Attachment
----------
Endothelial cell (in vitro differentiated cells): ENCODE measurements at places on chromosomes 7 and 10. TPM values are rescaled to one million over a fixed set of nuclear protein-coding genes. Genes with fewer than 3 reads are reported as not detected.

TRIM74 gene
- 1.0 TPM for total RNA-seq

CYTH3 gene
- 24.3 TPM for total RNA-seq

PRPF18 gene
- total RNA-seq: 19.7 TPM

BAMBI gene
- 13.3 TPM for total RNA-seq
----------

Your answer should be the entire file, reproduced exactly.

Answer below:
Endothelial cell (in vitro differentiated cells): ENCODE measurements at places on chromosomes 7 and 10. TPM values are rescaled to one million over a fixed set of nuclear protein-coding genes. Genes with fewer than 3 reads are reported as not detected.

TRIM74 gene
- 1.0 TPM for total RNA-seq

CYTH3 gene
- 24.3 TPM for total RNA-seq

PRPF18 gene
- total RNA-seq: 19.7 TPM

BAMBI gene
- 13.3 TPM for total RNA-seq